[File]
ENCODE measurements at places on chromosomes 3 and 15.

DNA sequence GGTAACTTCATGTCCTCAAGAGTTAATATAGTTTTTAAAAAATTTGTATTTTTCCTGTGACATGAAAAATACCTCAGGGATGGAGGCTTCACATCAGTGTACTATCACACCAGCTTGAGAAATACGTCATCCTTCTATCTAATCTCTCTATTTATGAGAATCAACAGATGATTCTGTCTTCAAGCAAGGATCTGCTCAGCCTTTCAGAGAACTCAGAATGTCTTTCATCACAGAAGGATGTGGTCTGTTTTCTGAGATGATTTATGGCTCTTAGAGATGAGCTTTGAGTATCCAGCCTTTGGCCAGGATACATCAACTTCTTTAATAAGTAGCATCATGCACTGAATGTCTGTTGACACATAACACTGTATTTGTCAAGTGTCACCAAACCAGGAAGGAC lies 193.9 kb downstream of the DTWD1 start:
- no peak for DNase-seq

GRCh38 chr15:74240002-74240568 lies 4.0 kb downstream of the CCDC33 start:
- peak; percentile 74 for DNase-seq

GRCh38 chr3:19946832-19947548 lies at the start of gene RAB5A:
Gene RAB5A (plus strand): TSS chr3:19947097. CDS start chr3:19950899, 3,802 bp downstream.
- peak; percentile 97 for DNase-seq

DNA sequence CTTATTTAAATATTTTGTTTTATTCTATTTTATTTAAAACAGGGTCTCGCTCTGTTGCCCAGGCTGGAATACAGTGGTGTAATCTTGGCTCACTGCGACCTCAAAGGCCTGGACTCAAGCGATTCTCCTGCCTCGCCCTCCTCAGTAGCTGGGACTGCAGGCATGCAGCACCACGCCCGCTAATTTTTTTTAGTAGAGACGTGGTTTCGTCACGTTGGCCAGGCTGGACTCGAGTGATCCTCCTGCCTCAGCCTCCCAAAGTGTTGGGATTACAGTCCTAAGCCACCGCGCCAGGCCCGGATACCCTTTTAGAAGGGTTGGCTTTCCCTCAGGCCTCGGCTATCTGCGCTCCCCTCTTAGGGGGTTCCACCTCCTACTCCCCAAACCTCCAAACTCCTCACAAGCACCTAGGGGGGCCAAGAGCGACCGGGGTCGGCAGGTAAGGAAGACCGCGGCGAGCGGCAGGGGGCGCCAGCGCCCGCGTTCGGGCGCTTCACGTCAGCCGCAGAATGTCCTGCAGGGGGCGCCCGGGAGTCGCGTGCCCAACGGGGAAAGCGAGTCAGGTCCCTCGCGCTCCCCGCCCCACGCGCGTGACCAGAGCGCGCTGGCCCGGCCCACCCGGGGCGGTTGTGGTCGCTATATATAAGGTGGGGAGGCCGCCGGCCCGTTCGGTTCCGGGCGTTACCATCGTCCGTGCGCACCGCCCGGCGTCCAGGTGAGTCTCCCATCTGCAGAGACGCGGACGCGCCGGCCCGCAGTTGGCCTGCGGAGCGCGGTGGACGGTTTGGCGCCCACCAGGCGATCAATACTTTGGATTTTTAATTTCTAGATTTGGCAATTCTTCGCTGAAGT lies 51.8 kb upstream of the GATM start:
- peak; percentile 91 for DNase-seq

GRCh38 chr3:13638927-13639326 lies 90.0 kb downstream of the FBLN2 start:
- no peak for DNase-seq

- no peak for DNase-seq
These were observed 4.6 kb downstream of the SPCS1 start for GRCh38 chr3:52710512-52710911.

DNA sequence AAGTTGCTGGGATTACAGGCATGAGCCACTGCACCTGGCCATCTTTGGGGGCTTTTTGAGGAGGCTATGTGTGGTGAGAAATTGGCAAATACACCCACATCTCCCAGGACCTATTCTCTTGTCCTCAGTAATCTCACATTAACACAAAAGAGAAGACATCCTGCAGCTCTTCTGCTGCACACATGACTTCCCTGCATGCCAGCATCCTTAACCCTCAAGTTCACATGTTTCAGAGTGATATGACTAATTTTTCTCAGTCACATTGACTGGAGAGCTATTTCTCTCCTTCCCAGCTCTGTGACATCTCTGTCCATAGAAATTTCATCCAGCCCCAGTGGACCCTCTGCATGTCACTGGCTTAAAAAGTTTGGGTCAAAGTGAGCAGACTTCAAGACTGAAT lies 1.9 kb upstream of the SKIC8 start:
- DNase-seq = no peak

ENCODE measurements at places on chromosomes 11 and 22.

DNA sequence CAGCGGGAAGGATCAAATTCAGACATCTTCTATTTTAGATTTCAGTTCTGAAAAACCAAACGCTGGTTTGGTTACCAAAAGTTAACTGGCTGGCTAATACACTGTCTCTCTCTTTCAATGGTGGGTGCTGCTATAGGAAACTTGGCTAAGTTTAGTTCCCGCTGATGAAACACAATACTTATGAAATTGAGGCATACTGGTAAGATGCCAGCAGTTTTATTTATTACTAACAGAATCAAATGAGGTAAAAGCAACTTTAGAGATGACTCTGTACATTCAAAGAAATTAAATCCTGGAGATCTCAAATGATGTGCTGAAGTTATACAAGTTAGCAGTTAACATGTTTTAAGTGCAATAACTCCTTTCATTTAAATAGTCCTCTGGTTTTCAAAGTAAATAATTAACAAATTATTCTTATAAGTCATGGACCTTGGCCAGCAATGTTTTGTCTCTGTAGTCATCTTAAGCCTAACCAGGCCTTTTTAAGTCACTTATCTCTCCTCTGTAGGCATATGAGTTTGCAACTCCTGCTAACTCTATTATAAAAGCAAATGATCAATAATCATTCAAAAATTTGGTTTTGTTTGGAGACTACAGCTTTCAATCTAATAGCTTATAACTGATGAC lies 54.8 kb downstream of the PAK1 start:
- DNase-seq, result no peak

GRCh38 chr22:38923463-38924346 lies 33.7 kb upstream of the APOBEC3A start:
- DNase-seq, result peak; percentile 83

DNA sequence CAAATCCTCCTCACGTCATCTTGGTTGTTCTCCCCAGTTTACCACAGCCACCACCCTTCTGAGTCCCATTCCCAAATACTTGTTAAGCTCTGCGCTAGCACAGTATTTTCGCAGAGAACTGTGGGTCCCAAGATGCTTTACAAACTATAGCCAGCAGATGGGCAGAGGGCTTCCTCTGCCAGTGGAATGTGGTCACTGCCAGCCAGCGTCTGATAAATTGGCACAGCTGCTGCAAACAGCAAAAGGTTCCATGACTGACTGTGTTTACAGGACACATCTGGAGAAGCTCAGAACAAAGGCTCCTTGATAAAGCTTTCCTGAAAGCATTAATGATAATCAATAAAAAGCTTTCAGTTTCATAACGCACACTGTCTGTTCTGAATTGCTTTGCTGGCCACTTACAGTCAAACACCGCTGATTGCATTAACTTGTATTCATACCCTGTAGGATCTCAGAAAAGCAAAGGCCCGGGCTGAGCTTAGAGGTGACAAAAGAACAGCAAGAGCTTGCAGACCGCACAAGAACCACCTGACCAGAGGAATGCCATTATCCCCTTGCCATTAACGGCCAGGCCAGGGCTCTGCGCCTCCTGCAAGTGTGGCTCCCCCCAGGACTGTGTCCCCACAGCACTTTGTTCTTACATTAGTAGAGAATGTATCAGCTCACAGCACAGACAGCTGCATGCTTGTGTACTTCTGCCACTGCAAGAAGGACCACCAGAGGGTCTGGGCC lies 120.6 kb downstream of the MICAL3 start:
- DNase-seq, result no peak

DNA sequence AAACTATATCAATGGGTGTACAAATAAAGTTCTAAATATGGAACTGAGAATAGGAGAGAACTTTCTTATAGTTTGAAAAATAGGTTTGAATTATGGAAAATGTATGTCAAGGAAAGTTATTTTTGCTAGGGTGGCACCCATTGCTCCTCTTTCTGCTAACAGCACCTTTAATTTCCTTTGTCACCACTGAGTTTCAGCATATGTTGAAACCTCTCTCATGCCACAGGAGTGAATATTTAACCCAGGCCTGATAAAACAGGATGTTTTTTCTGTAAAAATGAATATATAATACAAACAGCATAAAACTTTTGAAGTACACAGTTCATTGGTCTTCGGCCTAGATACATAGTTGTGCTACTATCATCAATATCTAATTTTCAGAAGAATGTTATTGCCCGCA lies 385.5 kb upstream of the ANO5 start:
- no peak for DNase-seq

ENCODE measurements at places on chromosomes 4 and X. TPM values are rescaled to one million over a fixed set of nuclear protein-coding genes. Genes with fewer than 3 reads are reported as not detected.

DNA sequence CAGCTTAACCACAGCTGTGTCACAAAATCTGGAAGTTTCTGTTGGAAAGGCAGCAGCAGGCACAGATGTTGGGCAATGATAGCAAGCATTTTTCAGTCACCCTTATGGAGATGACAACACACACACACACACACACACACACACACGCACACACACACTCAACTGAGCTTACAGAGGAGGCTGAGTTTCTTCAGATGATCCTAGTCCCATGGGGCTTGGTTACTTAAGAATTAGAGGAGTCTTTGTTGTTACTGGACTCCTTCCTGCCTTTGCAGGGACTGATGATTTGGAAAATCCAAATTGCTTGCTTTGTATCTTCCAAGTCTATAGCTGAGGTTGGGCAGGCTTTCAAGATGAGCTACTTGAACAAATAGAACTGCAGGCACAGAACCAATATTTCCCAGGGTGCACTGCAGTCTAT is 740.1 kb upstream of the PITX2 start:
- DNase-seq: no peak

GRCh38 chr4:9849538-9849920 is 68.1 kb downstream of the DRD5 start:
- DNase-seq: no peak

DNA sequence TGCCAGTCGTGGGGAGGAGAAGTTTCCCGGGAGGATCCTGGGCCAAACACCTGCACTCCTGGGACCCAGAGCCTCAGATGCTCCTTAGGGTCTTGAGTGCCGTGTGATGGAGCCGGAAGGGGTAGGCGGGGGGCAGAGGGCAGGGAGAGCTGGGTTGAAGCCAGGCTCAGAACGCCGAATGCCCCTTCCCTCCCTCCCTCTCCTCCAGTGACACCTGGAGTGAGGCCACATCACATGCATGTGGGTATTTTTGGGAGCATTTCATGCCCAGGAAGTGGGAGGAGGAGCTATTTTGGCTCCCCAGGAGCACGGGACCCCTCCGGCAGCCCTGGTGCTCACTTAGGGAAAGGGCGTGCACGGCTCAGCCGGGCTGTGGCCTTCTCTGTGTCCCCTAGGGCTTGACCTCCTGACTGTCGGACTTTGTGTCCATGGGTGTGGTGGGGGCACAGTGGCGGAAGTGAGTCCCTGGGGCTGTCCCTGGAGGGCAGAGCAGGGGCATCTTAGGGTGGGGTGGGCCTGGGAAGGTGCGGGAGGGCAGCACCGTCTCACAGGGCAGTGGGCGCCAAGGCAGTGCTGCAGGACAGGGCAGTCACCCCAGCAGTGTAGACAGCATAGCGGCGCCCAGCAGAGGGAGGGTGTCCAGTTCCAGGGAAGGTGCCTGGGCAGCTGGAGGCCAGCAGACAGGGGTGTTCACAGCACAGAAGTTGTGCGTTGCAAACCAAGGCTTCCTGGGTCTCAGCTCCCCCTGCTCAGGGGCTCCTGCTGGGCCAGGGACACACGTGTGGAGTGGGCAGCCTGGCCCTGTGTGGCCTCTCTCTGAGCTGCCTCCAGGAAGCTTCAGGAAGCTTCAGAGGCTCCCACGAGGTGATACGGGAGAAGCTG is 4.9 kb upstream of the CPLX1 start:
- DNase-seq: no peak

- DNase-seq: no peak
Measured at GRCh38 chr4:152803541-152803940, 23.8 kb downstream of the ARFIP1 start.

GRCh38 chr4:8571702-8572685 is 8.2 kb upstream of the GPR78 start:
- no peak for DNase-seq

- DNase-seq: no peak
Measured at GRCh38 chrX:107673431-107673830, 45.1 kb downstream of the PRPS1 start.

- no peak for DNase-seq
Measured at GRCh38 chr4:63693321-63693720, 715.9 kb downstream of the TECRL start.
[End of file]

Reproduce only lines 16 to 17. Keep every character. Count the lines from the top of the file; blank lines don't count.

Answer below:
- DNase-seq = no peak

ENCODE measurements at places on chromosomes 11 and 22.